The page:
Another was wine no. 11 in class no. 413, zinfandels priced $30 to $34.99. Of the seven zinfandels in the sweepstakes round, this was the sleekest and prettiest. It was a zinfandel not only sunny with blackberry and raspberry fruit, but unusually graceful, with supple tannins, sharp acidity and a persistent finish. It's the Alderbrook Winery 2007 Dry Creek Valley Three Goose Zinfandel ($34). Get it now and hang on to it for the Thanksgiving turkey.

Shaky Sangiovese

The sangiovese class at the San Francisco Chronicle Wine Competition drew 67 entries, a remarkably high turnout, given that the varietal has yet to establish an avid following in the United States. That high turnout actually may represent the wine's struggles rather than indicate that more winemakers are jumping on the varietal's wobbly bandwagon. Our panel judged all 67 entries, and came away suspecting that several wineries had entered two or more vintages of the wine, an indication of sluggish sales. Many of the wines simply were tired - dull in color, closed in smell, listless in flavor. We unanimously rejected four of the wines as unworthy of any medal whatever, a rare occurrence in any class, at least for our panel. Nonetheless, we gave gold medals to 11, and sent one to the sweepstakes round, which convenes shortly. I'll be surprised if the sangiovese we selected wins the red-wine sweepstakes, but I look forward to learning the identity of all our gold-medal sangioveses, given that one area where it looks to have found a receptive home is the Sierra foothills east of Sacramento. Results of the Chronicle judging, incidentally, should be posted this afternoon on the Web site

Wednesday, January 6, 2010

Cloverdale Chronicle

I've just wrapped up my second day of judging at the San Francisco Chronicle Wine Competition in Cloverdale. The judging is blind, so I don't know the identity of any of the wines we have awarded gold medals. By "we" I mean myself and my two fellow panelists - Ben Pearson, general manager of the wine shop Bottle Barn in Santa Rosa and William Bloxsom-Carter, food and beverage director at the Playboy Mansion West in Los Angeles. I'd love to interview Hugh Hefner, and when I asked Bloxsom-Carter what it would take for me to share a dinner with Hefner, he said, "$100,000." Message: Hefner doesn't need the exposure, which I appreciate for its candor and freshness; too many interviews posing as news in the press these days really are little more than marketing vehicles.

At any rate, after two days we've tasted our way through 226 wines, including 82 pinot noirs priced up to $19.99 and 58 zinfandels priced between $30 and $34.99. Some snap judgments:

- As to the pinot noirs, we awarded 13 percent of the wines a gold medal, which is about right. It was a wildly variable class, and because of that it reinforced my view that savvy consumers will find and follow a wine critic they can trust as well as track the results of wine competitions to find which wines most consistently win high honors. That said, I look forward to learning the identity of wine no. 72 in class no. 400, the only pinot noir we nominated for sweepstakes consideration, to be determined Friday.

- Let's give it up for high-end sauvignon-blanc specialists who are resisting the temptation to convert the varietal into a wannabe chardonnay. In other words, they by-and-large are letting the fruit set the agenda, and aren't shellacking it with a whole lot of oak. This conclusion comes after tasting 46 sauvignon blancs priced more than $20. Most of the sauvignon blanc I drink is in the $10 to $15 range, so this pricey class was a revelation for both the balance and integrity of so many entries.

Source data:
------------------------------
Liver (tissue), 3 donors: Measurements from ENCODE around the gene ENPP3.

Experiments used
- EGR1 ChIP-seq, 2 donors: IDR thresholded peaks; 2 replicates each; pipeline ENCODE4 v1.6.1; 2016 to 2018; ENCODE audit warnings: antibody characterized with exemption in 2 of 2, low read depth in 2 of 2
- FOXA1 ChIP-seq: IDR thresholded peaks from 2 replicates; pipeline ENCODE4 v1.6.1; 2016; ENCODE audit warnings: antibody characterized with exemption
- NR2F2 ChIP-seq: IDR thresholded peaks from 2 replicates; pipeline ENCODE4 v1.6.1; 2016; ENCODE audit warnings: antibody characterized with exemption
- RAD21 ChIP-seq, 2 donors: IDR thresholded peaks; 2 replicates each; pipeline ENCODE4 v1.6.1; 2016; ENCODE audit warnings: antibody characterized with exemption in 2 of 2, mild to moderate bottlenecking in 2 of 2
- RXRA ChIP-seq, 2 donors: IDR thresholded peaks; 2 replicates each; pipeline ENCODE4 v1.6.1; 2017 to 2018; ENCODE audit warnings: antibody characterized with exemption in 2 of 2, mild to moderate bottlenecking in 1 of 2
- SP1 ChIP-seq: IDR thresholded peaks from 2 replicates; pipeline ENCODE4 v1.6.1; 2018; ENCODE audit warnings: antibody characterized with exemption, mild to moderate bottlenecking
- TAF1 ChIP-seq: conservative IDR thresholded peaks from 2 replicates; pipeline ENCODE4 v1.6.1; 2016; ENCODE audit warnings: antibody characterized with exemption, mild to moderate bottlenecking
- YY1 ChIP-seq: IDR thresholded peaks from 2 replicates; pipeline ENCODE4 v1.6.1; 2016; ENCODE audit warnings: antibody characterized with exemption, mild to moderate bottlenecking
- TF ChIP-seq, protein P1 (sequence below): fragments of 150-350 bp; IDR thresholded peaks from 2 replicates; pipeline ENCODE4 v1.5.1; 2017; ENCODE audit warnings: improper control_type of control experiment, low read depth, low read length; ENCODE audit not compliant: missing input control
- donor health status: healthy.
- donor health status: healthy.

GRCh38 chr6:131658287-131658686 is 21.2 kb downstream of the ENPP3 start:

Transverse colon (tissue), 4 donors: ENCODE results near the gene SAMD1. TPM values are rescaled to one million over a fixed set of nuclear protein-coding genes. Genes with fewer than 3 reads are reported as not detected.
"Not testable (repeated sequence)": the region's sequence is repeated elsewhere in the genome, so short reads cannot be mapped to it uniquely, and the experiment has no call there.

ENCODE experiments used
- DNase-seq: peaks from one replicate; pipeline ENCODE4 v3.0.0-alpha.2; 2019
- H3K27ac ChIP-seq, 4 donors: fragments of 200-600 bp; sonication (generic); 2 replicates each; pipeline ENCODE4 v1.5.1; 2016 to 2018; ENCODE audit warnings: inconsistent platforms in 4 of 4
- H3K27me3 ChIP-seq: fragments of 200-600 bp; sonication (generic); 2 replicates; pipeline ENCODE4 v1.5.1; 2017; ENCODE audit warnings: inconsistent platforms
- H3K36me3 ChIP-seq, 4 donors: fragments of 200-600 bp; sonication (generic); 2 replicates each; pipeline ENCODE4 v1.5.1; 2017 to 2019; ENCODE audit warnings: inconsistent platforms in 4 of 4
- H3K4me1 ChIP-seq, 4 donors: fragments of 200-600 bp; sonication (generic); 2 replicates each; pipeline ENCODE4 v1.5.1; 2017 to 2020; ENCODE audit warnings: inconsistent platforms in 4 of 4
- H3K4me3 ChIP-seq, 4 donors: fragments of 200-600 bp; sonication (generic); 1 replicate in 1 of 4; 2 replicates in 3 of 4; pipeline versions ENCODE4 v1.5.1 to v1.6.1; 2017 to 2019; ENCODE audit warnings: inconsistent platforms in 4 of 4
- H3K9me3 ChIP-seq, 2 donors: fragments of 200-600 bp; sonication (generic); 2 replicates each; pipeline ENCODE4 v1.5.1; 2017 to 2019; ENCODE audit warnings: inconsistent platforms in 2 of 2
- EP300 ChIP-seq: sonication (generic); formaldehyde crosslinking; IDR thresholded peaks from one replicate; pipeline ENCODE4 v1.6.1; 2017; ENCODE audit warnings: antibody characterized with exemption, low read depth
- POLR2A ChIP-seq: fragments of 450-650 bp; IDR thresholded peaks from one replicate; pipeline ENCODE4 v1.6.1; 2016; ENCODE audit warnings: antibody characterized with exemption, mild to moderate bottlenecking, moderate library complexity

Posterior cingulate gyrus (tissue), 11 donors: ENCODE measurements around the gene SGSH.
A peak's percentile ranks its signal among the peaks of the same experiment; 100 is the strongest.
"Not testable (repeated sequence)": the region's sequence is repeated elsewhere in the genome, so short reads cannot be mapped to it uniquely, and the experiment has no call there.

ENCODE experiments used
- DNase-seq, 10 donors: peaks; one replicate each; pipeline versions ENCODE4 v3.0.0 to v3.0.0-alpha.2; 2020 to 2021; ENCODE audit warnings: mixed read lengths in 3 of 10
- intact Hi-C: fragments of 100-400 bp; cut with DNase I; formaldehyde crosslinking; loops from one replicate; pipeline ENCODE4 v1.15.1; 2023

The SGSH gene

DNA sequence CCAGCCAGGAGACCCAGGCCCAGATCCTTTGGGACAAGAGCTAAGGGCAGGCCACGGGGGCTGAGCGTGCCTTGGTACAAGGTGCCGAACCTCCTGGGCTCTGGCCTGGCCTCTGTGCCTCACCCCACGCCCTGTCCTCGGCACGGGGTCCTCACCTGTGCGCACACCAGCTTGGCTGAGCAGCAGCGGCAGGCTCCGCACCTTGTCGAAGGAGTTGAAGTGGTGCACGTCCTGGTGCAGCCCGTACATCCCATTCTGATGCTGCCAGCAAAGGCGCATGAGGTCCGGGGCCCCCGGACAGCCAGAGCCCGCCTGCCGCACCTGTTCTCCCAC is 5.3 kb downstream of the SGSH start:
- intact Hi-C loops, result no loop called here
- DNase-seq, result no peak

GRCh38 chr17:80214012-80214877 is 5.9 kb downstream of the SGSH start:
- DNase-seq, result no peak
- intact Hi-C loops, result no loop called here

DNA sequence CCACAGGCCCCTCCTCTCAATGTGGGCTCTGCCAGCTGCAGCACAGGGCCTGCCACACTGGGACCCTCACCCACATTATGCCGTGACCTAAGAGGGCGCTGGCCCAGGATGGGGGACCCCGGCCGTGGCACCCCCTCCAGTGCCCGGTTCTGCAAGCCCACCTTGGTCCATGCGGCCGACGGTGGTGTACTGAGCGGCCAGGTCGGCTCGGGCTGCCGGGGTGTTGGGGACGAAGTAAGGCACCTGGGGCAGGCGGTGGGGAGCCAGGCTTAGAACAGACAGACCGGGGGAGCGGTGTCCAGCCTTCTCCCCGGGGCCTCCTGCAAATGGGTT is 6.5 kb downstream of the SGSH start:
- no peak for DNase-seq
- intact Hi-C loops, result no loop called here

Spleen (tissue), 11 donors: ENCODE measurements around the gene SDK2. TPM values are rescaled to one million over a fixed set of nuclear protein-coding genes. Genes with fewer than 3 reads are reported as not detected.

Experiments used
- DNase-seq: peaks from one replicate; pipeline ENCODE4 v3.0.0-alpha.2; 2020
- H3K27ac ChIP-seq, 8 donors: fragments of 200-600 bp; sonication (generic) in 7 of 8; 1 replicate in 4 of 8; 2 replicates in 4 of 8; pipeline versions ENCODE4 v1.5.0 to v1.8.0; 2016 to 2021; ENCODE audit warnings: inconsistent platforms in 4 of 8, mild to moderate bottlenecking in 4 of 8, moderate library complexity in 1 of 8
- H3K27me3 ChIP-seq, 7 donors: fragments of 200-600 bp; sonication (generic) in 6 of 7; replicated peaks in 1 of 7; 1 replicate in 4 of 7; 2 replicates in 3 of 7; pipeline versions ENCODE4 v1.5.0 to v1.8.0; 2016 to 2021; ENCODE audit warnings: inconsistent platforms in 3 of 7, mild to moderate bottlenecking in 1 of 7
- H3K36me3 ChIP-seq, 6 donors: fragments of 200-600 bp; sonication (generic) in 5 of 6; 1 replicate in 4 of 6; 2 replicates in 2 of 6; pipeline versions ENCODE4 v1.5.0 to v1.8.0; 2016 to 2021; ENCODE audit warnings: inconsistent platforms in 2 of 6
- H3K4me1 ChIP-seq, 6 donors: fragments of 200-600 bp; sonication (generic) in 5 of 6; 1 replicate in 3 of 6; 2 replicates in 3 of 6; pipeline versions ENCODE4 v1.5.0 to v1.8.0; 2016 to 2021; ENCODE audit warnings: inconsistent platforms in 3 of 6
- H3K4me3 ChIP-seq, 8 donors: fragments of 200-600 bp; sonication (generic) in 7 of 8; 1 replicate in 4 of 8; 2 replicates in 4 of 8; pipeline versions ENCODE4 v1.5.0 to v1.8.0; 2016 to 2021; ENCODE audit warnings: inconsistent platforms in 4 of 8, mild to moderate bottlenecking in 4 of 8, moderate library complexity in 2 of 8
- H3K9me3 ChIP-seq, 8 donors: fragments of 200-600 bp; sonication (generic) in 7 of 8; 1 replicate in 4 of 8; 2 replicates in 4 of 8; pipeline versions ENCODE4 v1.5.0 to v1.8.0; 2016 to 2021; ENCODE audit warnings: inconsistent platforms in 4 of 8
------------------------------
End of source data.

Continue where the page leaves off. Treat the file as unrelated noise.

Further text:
- Immediately after the sauvignon-blanc class we tasted zinfandels priced $30 to $34.99. It was like getting caught up in a tornado that transported us from Kansas to Oz. The zinfandels were all over the place, from refined and graceful to dense and blustery. We gave two double-gold medals, which only go to wines that a panel unanimously concurs deserves gold. Curiously, neither was our lone nominee for the sweepstakes round. That was wine no. 11 of class no. 413, another entry I look forward to learning the identify of come Friday.


Monday, January 4, 2010


When I see a wine for $5 per glass at a restaurant I'm automatically suspicious. It's usually a corporate product, most likely sweet and flabby, and bearing only a remote resemblance to the varietal it is supposed to represent, maybe the color alone. I'm also a sucker, however, for gruner veltliner, an Austrian white wine notable for its herbal overtones, zippy acidity, touch of minerality, and dash of white pepper. Could a wine selling for just $5 a glass actually pack all that interest and complexity?

Earlier this evening, I had a chance to find out soon after we strolled into Healdsburg Bar and Grill in downtown Healdsburg. Right at the top of the wine list was the Berger 2008 Austria Gruner Veltliner for $5 a glass. I crossed my fingers and ordered it along with the housemade falafel. Served appropriately chilled in a stemless glass, it was just what I would expect in a gruner veltliner at twice the price - dry, lean, crisp, minerally, subtly herbal, and accented with that telltale white pepper. I wouldn't recommend it with the falafel, however, whose harissa-seasoned yogurt dressing and pickled red onions were just too assertively spicy and sweet for a wine of such finesse and restraint.

I don't know where the Berger can be found in Sacramento, but K&L Wine Merchants of San Francisco has it for $13 per liter, and it can be ordered online.

Sunday, January 3, 2010

Hearty Heartlander

Seems like I'm meeting more people who are turning their back entirely on California wine. Wines of the Golden State are too monochromatic, too overwrought, too expensive, too boring, they complain. They often say they prefer European wines. Even the cheap ones are more drinkable and more interesting than California wines at two or three times the price, they say. They don't get much of an argument from me. There are a lot of times when I prefer the sleekness, leanness, dryness and price tag of a European wine myself.